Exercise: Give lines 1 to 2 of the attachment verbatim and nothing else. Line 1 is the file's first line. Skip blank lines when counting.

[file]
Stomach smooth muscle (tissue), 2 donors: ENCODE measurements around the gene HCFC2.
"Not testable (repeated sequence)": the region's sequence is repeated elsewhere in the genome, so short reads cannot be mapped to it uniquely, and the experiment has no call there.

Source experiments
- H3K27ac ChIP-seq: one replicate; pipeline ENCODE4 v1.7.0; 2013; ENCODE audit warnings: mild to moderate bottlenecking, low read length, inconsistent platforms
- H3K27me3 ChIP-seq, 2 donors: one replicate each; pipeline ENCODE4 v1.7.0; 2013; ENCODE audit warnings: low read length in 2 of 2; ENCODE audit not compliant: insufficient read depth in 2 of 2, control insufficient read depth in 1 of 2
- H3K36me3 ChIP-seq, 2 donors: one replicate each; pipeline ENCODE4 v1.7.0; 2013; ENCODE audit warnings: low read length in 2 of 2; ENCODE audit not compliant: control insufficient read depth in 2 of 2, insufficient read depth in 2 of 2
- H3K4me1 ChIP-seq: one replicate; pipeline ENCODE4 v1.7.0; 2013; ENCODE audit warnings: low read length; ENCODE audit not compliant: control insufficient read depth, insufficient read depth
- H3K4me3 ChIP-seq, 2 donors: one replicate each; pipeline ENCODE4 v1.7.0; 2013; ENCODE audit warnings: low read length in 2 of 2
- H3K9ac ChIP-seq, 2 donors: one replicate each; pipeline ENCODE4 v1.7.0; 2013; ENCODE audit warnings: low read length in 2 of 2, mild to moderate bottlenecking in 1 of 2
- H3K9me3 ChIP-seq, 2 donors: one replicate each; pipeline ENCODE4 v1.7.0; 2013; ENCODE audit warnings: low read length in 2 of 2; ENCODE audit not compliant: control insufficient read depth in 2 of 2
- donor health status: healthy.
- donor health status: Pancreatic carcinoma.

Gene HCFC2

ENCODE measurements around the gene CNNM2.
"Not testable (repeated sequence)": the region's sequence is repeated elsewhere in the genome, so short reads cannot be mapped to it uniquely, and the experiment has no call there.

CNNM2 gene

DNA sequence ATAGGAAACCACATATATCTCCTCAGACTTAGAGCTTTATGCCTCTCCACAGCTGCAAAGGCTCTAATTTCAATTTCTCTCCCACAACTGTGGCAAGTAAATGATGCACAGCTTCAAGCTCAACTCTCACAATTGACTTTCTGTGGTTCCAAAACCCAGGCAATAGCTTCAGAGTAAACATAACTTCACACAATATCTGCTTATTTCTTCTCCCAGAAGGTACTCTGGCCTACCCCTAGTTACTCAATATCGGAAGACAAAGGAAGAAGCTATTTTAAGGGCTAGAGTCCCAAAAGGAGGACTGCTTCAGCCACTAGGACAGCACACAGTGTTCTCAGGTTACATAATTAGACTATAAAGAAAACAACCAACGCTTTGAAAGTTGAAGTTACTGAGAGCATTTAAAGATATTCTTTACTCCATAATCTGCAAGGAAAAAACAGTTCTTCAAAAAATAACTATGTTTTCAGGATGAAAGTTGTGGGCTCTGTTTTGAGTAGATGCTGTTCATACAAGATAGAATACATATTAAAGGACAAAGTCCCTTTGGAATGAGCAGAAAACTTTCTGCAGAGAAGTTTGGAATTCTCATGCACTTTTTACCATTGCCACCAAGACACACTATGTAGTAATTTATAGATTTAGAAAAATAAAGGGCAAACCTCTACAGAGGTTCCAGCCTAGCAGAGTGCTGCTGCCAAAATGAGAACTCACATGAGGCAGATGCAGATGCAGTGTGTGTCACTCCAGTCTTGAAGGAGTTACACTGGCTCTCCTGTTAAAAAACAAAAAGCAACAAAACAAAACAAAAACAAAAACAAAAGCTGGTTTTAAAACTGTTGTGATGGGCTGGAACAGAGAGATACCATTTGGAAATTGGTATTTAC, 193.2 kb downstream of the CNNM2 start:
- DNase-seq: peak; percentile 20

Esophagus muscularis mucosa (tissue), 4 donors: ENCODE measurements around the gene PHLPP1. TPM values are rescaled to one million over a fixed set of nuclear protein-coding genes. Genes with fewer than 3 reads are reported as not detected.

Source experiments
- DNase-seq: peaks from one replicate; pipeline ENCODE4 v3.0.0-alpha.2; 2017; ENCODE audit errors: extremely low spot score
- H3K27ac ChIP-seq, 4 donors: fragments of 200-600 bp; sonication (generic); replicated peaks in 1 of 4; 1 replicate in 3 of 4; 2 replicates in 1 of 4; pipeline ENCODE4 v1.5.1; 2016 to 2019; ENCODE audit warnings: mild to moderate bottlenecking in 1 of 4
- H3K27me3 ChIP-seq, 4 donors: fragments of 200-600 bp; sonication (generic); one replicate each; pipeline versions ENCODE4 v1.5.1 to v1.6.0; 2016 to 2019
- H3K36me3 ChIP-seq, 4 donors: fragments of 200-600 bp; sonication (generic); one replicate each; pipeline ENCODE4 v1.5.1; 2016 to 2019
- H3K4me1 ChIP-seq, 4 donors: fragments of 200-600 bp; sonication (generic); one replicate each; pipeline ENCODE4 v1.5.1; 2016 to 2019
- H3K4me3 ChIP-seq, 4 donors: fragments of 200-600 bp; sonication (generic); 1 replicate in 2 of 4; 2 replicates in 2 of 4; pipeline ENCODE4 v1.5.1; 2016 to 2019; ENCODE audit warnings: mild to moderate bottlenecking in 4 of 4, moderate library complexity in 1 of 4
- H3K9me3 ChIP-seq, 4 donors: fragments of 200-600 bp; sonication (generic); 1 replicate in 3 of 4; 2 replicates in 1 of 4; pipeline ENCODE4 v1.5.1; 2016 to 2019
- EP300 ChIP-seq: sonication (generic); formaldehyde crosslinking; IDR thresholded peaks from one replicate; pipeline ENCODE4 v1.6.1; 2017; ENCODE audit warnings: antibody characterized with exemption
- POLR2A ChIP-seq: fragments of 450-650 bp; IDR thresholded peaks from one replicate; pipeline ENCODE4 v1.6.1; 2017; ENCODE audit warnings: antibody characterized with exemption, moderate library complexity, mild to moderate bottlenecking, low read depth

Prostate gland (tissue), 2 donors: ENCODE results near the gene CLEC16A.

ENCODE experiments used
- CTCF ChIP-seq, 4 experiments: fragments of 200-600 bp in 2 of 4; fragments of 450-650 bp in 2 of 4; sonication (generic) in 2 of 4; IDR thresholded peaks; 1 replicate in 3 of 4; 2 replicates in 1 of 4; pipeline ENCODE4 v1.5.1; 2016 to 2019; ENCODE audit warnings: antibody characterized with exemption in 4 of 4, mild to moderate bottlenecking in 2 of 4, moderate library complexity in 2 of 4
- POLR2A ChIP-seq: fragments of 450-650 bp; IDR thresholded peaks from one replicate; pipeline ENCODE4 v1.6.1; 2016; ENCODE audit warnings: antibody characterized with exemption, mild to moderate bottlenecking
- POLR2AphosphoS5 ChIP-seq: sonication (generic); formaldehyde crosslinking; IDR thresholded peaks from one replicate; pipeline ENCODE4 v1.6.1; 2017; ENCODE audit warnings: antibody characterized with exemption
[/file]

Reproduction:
Stomach smooth muscle (tissue), 2 donors: ENCODE measurements around the gene HCFC2.
"Not testable (repeated sequence)": the region's sequence is repeated elsewhere in the genome, so short reads cannot be mapped to it uniquely, and the experiment has no call there.